COVID-19 has disrupted companies of all types worldwide. Despite hard times, however, there are steps you can take to stabilize your operation.
A new bill in the House of Representatives may change how people use plastics. If implemented, it could mean some changes for you and your company.
The company’s annual report is a thorough and encompassing analysis of its progress and goals for environmental and social change around the world. With new announcements, familiar commitments and impressive goals, HP’s 2019 Sustainable Impact report is surely a business model you want to check out.
Every year, June 22 is recognized as World Rainforest Day: a day committed to raising awareness about our world’s largest source of oxygen—and one of the Earth’s most important types of ecosystems. This year, 45 major businesses decided to recognize it together by reevaluating their supply chains.
If you want to help your business be greener and more eco-friendly, you’re not alone. Here are some manageable steps you can take to reach your goals for environmental responsibility—and cut costs in the process.
This year started with a burning Australia and then a worldwide pandemic. As Australia recovers from its scorched landscape with new fire response technology, the U.S. enters into a hot summer season of high fire risk—with little wildfire funding after COVID-19.
The shutdown of major league sports teams and seasons during the COVID-19 pandemic has left sports fans across the U.S. sad. However, a recent study on the National Hockey League (NHL) shows the pandemic’s impact on sports, the environment and the leaders of the industry overall.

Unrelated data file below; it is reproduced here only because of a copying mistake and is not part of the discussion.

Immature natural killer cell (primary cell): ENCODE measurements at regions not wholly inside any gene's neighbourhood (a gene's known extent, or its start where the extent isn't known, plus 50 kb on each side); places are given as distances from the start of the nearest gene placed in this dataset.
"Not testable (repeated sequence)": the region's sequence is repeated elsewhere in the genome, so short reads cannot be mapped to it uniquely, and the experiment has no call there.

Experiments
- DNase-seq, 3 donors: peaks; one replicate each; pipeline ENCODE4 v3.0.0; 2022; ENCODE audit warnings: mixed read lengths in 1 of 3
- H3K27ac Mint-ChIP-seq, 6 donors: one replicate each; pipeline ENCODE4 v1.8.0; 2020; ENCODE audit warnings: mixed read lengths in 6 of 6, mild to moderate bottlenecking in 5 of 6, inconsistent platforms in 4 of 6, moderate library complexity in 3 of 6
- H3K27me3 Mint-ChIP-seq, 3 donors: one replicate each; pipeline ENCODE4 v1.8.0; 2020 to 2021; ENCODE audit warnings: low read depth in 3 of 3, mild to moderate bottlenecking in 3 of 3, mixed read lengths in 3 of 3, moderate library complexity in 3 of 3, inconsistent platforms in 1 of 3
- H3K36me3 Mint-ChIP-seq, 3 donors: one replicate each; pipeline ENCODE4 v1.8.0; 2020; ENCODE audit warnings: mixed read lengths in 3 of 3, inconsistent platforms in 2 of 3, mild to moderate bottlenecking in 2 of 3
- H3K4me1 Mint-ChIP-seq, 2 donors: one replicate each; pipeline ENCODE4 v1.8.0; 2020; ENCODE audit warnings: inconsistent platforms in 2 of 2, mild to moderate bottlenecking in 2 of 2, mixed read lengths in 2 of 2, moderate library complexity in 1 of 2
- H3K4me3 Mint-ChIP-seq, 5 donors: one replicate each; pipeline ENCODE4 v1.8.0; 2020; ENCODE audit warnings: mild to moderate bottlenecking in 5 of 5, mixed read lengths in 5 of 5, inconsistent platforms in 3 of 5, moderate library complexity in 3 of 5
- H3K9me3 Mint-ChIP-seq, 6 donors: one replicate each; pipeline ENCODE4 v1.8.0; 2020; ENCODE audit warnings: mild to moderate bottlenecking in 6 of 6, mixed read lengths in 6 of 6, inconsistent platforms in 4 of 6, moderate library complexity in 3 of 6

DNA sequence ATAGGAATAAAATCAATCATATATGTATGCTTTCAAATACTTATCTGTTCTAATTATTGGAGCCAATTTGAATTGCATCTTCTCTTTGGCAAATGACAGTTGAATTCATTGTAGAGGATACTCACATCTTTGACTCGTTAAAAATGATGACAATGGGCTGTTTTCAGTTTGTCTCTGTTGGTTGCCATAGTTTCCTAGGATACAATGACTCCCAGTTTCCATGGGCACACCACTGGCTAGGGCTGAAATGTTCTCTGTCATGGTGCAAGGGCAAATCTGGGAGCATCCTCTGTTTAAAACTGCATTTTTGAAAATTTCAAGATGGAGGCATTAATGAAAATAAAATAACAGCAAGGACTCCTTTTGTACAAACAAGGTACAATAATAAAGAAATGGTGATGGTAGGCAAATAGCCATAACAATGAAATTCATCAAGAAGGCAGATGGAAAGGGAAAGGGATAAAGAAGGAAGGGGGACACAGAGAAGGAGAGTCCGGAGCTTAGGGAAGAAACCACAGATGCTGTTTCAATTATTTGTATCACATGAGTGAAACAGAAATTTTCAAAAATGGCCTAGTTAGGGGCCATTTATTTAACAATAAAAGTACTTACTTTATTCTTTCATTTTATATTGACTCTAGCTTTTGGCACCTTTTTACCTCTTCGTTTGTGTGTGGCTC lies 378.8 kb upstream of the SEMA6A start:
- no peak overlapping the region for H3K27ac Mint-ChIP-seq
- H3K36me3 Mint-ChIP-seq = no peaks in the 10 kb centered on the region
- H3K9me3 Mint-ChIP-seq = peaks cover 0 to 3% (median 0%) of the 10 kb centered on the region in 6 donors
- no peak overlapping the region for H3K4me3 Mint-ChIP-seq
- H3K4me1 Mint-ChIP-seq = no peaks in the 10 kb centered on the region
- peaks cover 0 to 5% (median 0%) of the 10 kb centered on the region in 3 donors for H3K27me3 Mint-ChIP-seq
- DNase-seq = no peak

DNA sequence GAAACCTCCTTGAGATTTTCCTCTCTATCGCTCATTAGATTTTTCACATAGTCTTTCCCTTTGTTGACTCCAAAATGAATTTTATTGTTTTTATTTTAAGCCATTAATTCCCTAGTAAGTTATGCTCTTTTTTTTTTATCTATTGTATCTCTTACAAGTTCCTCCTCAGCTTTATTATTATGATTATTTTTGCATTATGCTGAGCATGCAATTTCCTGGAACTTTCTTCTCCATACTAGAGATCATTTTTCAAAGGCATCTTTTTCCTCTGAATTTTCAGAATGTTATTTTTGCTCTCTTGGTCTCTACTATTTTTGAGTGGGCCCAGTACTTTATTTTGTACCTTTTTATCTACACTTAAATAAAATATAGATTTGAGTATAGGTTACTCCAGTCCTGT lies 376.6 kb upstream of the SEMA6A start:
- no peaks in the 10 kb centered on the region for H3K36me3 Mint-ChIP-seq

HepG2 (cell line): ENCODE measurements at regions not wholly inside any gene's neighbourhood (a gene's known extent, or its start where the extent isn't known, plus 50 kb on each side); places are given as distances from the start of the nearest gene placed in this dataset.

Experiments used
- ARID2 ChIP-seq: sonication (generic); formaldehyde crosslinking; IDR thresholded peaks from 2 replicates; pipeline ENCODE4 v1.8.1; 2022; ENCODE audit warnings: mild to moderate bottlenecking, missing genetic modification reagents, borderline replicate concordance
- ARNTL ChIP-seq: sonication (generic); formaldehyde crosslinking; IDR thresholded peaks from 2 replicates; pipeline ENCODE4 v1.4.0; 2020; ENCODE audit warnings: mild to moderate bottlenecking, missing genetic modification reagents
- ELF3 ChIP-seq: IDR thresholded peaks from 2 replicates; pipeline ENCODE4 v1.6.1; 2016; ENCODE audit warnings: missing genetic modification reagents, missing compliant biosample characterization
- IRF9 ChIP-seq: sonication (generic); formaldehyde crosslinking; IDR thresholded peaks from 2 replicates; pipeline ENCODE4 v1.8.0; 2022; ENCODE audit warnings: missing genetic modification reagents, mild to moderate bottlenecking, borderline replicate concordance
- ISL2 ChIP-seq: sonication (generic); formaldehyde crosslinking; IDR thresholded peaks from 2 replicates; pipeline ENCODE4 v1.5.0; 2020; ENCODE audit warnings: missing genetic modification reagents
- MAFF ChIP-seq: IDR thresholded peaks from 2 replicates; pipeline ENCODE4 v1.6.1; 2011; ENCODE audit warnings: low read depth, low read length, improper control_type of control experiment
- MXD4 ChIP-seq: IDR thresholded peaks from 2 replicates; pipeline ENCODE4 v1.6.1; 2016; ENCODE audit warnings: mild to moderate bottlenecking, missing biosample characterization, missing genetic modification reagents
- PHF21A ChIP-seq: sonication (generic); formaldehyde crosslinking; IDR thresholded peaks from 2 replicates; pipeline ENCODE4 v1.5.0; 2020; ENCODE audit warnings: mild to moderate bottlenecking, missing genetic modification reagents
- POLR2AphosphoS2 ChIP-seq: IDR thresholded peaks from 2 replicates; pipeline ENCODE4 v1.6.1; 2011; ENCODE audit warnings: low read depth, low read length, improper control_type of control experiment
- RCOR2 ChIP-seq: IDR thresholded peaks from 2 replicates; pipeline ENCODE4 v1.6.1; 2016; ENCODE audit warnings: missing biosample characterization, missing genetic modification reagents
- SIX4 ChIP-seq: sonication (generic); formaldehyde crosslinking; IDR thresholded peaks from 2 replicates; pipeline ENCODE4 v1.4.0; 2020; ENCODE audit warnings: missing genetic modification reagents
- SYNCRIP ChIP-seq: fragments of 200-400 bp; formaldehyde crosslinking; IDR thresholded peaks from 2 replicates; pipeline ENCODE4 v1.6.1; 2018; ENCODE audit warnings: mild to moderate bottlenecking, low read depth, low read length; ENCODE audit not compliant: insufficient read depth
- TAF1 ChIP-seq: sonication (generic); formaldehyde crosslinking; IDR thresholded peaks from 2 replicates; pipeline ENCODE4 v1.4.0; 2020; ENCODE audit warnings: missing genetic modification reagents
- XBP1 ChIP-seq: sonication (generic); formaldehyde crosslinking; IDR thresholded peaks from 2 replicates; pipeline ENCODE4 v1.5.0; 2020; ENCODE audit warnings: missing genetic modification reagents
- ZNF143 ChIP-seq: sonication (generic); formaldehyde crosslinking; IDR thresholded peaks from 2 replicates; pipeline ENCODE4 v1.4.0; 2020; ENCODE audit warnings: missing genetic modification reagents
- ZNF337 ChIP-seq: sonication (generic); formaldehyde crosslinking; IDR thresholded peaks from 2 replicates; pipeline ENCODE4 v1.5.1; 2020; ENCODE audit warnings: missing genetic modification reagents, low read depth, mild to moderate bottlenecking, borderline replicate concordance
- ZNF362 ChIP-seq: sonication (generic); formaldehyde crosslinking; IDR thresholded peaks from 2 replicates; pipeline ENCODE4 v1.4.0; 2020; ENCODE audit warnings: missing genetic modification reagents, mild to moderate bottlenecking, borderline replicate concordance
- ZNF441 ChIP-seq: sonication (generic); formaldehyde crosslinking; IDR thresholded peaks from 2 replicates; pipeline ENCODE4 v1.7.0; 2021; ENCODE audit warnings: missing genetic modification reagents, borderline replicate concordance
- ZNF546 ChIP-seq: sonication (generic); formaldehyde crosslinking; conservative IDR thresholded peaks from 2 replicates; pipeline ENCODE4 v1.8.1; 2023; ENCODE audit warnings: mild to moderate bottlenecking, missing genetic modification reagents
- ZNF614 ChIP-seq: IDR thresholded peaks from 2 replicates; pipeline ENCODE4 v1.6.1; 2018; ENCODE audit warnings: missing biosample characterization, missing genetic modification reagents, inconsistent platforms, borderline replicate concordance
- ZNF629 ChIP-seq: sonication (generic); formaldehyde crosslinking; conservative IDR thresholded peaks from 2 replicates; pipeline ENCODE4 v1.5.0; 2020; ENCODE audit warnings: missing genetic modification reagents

Everyone needs water--but water consumption is not always proportionately distributed. Here's a deep dive into how larger companies use water, and how they can consume better.
The pandemic has meant less car pollution, but not much of a decrease in overall pollution. Why? Because car pollution is just one player.
Water efficiency is just as much about improved technologies as it is changing consumers' behavior. One study shows how a little consumer nudge goes a long way--even on a city-wide scale.
Businesses have a responsibility to consider to environment--for the sake of the earth and consumers. That responsibility does not disappear during a pandemic, as climate change, resource scarcity, and many other challenges do not shelter in place along with us.
For many policymakers, efforts to reopen the economy overlap with the need for green initiatives. As various regions prepare for the bumpy road ahead, the focus on green living and environmental protection has never been more crucial.
The coronavirus pandemic has caused hardships on many industries—the fossil fuel and clean energy industries alike. However, this is the first time in history that renewable energy use is expected to eclipse coal reliance in the U.S., and its effects on climate change are big.
A report from the American Wind Energy Association (AWEA) reports that the first quarter of this year has been very promising for the wind energy industry. However, the coronavirus is casting a shadow over the sector.
Research suggests that a nearly eight percent in overall fossil fuel use, driven by the coronavirus pandemic, is both record-setting and worrysome.
For the New York Times’ last climate change event, The Greenhouse spoke with two chefs on how to utilize basic ingredients for sustainable cooking in individual and restaurant business settings alike.
As part of Earth Week last week, the NYT Greenhouse gave its recommended list of books on climate change and hosted a conversation with Earth Day organizer, Denis Hayes, and other environmentalists. Here’s the inside scoop.
This Earth Day, HP Printing is celebrating by talking about the benefits of 3D printing technology, and what that could mean for an individual, a business and the future of the earth.
Since its birth in 1970, Earth Day has become a worldwide movement to garner more attention for the environment, its resources and its species. While the movement has evolved over the years, its ultimate call to action has only gotten louder.
Today the New York Times hosted its second digital climate change event, The Greenhouse, to talk about climate change stories using visual elements—and how the simple technology of a photo has helped transform the climate change discussion over the last few decades.